Expanding leases for natural gas drilling in the Marcellus Shale formation, estimated $65 million in additional revenue, in addition to $143 million from current leases.
Redirect of cigarette tax in HCRPA to General Fund: $171 million.
Redirect of motor license fees (probably those charged to MCare): $44 million.
Eliminating tobacco cessation spending: $16 million.
Suspension of certain tax credits: $39 million. It seems as though Gov. Rendell has preserved his precious film tax credit.
One-Time Revenue Sources ($2.14 billion):
Rainy Day Fund: $755 million (exhausting the fund)
Health Care Provider Retention Account: $708 million (draining the fund)
Transfer of $100 million from "MCare Fund Supplemental" surplus. I'm not clear how this differs from HCPRA. ((My guess is that this is the money doctors and hospitals paid directly into the fund...))
Accelerating due date of sales tax: $211 million (in 2010-11, acceleration of Personal Income Tax: $159 million). I'm not sure why acceleration this year won't result in less revenue in later years.
Transfer from Tobacco Endowment Fund: $150 million.
Tax amnesty for deliquent taxpayers: estmate of revenue increased to $190 million.
$25 million from liquor store profits.
Other budget transfers: $10 million.
Federal Stimulus Funds ($2.4 Billion)
((This is a little bit of historical perspective on the Mcare fund, and how it came to be - directly from the PA Office of Health Care Reform website, still available online yesterday.))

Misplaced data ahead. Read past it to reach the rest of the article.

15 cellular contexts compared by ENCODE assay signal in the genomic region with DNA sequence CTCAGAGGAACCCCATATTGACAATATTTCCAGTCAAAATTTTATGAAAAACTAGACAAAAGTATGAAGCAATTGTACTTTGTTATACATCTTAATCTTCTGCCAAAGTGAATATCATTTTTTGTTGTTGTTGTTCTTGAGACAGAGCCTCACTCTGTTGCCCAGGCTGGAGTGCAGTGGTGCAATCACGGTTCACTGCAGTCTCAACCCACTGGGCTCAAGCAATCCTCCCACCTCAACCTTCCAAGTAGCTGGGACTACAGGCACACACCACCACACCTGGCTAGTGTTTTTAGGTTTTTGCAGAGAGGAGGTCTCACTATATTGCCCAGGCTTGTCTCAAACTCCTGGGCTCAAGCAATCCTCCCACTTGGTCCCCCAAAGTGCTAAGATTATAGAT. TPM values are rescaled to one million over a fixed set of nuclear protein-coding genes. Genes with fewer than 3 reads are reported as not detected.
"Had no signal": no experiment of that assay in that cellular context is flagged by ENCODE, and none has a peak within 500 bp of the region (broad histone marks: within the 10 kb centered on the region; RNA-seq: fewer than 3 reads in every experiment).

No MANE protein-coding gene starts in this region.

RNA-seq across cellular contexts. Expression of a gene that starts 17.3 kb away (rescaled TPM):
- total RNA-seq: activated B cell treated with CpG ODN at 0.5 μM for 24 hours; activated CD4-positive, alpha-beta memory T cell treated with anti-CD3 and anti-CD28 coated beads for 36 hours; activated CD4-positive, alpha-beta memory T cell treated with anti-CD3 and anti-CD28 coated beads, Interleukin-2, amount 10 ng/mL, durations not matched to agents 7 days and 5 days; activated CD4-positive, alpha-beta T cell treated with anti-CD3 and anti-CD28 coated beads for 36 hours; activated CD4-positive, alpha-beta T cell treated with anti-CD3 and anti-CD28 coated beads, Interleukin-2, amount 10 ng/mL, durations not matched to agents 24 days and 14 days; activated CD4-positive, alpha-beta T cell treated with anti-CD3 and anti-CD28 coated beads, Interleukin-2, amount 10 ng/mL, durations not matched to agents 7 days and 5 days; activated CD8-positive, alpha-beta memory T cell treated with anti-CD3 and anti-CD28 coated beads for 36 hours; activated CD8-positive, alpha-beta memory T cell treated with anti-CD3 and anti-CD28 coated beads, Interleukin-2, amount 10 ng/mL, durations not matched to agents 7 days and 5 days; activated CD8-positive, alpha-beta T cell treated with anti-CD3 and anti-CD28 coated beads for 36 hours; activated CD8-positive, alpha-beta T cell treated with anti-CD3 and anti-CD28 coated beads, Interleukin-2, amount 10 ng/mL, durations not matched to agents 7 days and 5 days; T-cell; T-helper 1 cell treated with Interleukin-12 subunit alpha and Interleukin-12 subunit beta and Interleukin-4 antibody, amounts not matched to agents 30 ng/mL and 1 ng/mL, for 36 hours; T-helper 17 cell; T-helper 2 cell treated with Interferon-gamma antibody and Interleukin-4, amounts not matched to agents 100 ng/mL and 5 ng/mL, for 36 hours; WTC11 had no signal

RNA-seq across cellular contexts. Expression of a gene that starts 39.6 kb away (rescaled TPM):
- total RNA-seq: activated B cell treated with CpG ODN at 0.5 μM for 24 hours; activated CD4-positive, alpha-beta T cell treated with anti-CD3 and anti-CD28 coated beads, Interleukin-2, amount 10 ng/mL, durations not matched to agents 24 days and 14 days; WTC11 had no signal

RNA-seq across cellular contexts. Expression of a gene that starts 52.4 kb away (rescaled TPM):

Governor Rendell’s Medical Malpractice Abatement Funding Plan
Goal: Ensuring access to quality healthcare for all Pennsylvanians.
Cigarette tax of $.25
An increase in the cigarette tax of $.25 effective immediately would generate approximately $100 million from December 2003 to June 30, 2004, and approximately $181 million each fiscal year thereafter.
The proposal would increase the cigarette tax from $1 a pack to $1.25. Current taxes in our border states are: New Jersey and New York, $1.50; Maryland, $1; and West Virginia, Ohio and Delaware, $.55.
Use of Auto CAT Funds
Preserve the transfer of funds in the amount of $44 million each fiscal year beginning January 2004 from the Auto CAT Fund to the Mcare Fund (as required in Act 13). Part of these funds will be used to offset the discounted rates for health care providers not receiving the abatement (required by Act 13) and the remainder will be applied to the physicians’ abatement under the Governor’s proposal. (Approximately $10 million of the $44 million would be needed to fund the discounts. The remaining $33 million would be applied to the $220 million cost of the Governor’s proposed abatement.)
Long-term Use of Dedicated Cigarette Tax Revenue
Unless and until a revenue funding source is committed to paying off the long-term “tail” obligation of the Mcare Fund, the only source of payment is the ongoing assessment of health care providers, even after they purchase their $1 million mandated coverage in the marketplace (2009).
The long-term “tail” pay down is an enhancement to the Governor’s June Proposal in response to the valid concerns of physicians, hospitals and legislators that this burden, even in a greatly improved insurance market in Pennsylvania, would be a deterrent to retaining and attracting physicians for years to come.